Workers like Reba Bhattashali, Ashish Maity, Deb Kumar Bose, Ajit Halder, Amal Roy comprised the first batch to master the user-unfriendly art of binary machine language programming. BTM did not provide any manuals except a circuit diagram and measured voltage-values at chosen nodes. Amaresh Roy and Mohi Mukherjee arranged in-house learning sessions and soon made in-house manuals and programmers started inventing their own tricks, for instance, programs for floating point arithmetic.

ISIJU-I: In the next phase a joint project was initiated by the Institute in collaboration with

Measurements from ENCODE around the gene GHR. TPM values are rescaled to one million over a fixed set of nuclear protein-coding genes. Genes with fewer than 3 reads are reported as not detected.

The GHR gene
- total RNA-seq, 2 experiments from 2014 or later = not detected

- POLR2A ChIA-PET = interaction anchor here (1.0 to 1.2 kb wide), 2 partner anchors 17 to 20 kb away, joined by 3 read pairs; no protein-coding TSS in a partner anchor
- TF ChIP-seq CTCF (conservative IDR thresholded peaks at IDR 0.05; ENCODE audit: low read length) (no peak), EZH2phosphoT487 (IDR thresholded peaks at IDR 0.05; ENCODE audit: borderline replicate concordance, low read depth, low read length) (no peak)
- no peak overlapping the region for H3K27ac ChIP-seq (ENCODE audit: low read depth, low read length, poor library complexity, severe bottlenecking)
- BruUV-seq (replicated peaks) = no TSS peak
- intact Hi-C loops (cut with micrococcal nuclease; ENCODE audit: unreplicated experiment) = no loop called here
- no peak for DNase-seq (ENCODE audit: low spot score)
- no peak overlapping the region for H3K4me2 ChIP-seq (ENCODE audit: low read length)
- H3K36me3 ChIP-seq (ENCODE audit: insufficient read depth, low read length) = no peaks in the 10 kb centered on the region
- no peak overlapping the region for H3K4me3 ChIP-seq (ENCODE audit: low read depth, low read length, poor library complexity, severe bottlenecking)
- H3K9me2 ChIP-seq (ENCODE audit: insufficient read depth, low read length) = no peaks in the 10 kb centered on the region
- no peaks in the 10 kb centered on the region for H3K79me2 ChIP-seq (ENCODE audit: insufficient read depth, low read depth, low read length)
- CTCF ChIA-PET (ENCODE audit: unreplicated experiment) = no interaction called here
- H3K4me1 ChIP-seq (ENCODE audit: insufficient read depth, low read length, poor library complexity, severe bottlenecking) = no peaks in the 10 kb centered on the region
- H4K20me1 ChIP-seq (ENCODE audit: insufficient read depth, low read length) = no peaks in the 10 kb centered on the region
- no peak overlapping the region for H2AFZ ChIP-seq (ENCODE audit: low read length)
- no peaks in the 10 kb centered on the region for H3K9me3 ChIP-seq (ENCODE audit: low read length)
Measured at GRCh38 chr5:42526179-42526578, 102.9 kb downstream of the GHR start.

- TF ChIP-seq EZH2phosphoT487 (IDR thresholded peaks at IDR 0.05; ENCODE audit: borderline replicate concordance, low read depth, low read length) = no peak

the Jadavpur University, Calcutta for the design and construction of two solid-state electronic digital computers of which each institution would have one, while the benefits were to be shared equally. In this case the Indian Statistical Institute was prepared to bear more than half of the costs. Joint executive committee for this project comprising of the Registrar, the Dean of the Faculty of Engineering, and the Professor-in-charge of Telecommunications Engineering of the Jadavpur University, and the Joint Director and Head of the Electronic Division, Indian Statistical Institute had been set up. These machines were of character based, having a syllable structure instead of a word structure like the HEC-2M and the URAL installed in the Institute. A machine of this type opened up the possibility of investigation about mechanical translation from one language to another that would be adaptable to automatic programming using a universal programming language such as the ‘ ALGOL ’. The logical design of the machines was started in October, 1961 and it was almost completed by March, 1962. Expert assistance was obtained through the UNTAA which provided the service of Prof. N C Metropolis , Director, Institute for Computer Research, University of Chicago, and Dr. S Y Wong , Philco Corporation, USA for five weeks. This Project reached its final phase during the year 1964-1965. Mr. R A Aschenbrenner , Associate Computer Engineer, Argonne National Laboratory, USA came as an UN expert on Electric Engineering and worked in the ISIJU Computer Project from 18 December 1964 to 29 May 1965 as a Circuit Designer and designed the control circuit of the Magnetic Drum Auxiliary Memory. The input-output equipment for the computer was far away from expectation as the card reader and line printer could not be obtained as a gift from the United Nations. Instead the computer had the cheapest and barest input-output equipment like a paper tape reader and a punch paper tape which however was backed by an auxiliary storage in the form of a magnetic drum with about 60,000 characters of storage. The computer was started to work in the middle of 1965. The computer was christened as ISIJU-I. This was the first solid state computer built in India.